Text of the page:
The Internet Theater Magazine of Reviews, Features, Annotated Listings








Etcetera and
Short Term Listings


NYC Restaurants


New Jersey







Free Updates
Writing for Us
A CurtainUp London London Review
After the Dance

You are a seriously minded little thing — Joan to Peter
After the Dance
Nancy Carroll as Joan and Benedict Cumberbatch as David (Photo: Johan Persson)
Terence Rattigan wrote some wonderful plays but apart from a few which are frequently produced — Separate Tables, The Browning Version, The Deep Blue Sea and The Winslow Boy— there are others which are seen all too rarely. In 2011, the centenary of Rattigan's birth, some special events are planned including a new film adaptation by Terence Davies of The Deep Blue Sea, but this year the National Theatre revives his 1939 play After the Dance set on the eve of the Second World War.

The party generation is still in full swing and in the Scott-Fowler household an ever present drinks trolley provides unlimited alcohol for these drinking classes for whom the beautiful things of the 1920s now growing older. Thea Sharrock directs in Hildegarde Bechtler's beautiful, substantial and airy living room set, a large mansion apartment with a wide balcony overlooking the grounds, elegantly lit by Mark Henderson, the sunlight catching the silver cigarette box on the desk.

Joan Scott-Fowler (Nancy Carroll) and David (Benedict Cumberbatch), who has an independent income, have been married for twelve years. David is writing a weak historical biography about King Ferdinand II, "Bomba" of Naples, and he is paying his younger and impoverished cousin Peter (John Hefferman) to act as his secretary. Peter's flirtatious and determined fiancéHelen (Faye Castelow) brings her newly qualified doctor brother George (Giles Cooper) to the flat and wants David to agree to be examined by him. Prissy and pretty, Helen thinks that David is ill with liver disease although he doesn't look very yellow to us. David very reluctantly agrees to see the doctor and actually does give up drink. John Reid (Adrian Scarborough) is another hanger on in the Scott-Fowler household but one who is witty. Joan tells us that she drinks because she is afraid that David might find her boring. There is a tragedy at the end of Act Two which changes everybody's life, a harbinger of the changes the war will make.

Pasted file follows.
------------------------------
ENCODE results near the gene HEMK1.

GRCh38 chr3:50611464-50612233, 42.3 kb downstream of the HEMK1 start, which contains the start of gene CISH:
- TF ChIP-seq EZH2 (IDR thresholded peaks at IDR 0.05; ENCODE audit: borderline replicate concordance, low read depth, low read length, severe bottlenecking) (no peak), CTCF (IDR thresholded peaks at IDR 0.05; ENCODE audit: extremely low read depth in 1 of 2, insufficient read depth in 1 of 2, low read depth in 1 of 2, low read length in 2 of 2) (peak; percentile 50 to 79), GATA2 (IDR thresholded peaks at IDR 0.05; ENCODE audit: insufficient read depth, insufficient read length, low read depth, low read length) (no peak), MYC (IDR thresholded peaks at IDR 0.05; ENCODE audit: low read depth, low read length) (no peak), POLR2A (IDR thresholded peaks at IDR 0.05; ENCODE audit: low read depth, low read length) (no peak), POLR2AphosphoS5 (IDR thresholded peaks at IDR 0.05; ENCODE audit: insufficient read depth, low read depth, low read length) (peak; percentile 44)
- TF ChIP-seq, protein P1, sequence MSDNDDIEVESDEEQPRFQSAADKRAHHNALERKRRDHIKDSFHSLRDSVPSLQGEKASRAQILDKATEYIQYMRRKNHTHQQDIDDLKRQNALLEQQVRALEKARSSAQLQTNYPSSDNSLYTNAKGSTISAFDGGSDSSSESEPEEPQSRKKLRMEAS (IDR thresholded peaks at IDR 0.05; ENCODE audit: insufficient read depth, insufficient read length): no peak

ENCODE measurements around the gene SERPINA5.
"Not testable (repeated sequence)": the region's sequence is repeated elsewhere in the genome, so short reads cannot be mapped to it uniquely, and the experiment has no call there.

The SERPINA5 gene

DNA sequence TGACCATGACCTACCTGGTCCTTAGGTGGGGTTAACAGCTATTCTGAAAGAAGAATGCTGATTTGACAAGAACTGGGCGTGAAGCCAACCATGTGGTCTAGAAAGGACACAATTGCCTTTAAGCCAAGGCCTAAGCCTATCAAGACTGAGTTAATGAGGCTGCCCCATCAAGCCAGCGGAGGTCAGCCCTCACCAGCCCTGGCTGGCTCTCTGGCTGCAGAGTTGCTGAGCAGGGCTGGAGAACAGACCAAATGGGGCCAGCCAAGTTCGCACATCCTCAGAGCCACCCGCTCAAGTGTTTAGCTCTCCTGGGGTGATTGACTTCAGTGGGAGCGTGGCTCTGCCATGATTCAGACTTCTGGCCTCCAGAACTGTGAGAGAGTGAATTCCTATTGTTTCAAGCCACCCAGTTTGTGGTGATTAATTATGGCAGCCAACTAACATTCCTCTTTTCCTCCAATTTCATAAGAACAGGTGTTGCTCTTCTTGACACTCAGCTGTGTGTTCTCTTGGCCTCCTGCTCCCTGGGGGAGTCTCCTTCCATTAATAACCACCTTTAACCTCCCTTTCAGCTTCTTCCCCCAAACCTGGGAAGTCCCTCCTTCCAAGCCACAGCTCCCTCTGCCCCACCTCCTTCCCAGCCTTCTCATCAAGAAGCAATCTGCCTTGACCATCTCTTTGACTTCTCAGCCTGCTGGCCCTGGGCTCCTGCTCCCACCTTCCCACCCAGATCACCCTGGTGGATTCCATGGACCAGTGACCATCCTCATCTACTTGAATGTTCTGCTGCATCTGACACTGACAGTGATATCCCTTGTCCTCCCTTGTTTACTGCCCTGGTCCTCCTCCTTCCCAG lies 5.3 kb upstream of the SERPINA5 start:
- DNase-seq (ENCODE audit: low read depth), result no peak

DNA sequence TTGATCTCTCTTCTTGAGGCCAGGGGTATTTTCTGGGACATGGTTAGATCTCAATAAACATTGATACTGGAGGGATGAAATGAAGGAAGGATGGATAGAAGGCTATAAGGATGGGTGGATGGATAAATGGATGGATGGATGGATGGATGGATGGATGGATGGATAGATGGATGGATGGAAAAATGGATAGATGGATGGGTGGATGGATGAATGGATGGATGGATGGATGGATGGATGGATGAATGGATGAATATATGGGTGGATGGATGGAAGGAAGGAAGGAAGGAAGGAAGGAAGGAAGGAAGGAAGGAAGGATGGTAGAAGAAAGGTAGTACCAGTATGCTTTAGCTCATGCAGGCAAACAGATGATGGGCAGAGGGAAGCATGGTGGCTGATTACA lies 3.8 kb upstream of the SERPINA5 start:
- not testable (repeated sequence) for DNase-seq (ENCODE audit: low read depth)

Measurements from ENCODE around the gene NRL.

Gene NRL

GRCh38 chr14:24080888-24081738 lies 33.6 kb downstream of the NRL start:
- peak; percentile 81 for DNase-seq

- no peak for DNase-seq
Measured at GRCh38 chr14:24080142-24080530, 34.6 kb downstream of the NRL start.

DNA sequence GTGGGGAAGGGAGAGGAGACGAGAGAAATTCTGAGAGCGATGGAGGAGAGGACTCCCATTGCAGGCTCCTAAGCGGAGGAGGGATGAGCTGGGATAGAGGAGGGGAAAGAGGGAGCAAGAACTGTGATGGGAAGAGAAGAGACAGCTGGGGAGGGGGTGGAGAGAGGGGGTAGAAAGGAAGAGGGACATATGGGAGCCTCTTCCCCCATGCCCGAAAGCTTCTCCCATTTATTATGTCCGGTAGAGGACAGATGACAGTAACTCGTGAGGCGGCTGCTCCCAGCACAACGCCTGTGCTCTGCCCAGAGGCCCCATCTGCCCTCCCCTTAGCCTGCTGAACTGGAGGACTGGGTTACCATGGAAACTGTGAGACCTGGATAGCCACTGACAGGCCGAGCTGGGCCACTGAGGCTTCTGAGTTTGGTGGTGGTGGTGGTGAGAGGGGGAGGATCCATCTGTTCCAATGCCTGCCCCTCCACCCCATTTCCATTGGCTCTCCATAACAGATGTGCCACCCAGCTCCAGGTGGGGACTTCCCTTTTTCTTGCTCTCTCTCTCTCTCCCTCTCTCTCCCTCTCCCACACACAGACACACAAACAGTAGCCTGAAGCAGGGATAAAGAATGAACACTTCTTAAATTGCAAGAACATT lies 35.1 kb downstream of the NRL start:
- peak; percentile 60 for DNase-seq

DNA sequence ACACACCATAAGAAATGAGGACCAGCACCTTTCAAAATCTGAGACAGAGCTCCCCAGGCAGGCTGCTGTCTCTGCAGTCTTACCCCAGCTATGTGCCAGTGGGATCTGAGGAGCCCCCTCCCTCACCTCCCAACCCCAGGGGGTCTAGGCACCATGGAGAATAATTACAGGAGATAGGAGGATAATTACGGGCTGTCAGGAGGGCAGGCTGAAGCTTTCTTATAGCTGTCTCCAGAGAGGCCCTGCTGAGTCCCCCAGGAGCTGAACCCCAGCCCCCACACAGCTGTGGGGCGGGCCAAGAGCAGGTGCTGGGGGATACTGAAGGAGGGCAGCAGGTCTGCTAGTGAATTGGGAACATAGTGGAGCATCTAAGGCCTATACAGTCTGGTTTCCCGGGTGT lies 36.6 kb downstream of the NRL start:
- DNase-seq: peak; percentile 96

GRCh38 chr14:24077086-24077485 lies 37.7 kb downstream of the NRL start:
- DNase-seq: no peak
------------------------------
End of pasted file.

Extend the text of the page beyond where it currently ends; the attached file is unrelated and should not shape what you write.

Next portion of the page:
The performances are uniformly sound. This is the first role I have seen from Benedict Cumberbatch where I have thought him really grown up, no longer a boy but a man. Nancy Carroll is excellent as his feigned sophisticate wife, pretending not to care about her husband, instead drinking far too much herself to ensure that she is not "boring". There is a tender scene between them at the piano when David plays the 1920s foxtrot love song Avalon but on the whole there is too little connection in this marriage.

We all hated Faye Castelow's Helen, an interfering and controlling young woman who has no qualms about abandoning her fiancéPeter in order to fall in love with someone else's husband. It is here that I start to have doubts about the authenticity of Rattigan's characterisation as there seems to be no sexual passion between David and the younger woman and it is hard to believe why he would have been attracted to her. In fact when she announces that they will be leaving London to live in a country cottage, we can see him visibly shrink from the idea as it dawns on him just what his future might consist of. There is an amusing cameo from Jenny Galloway as the knitting Miss Pike, Peter's secretarial replacement in Act Three.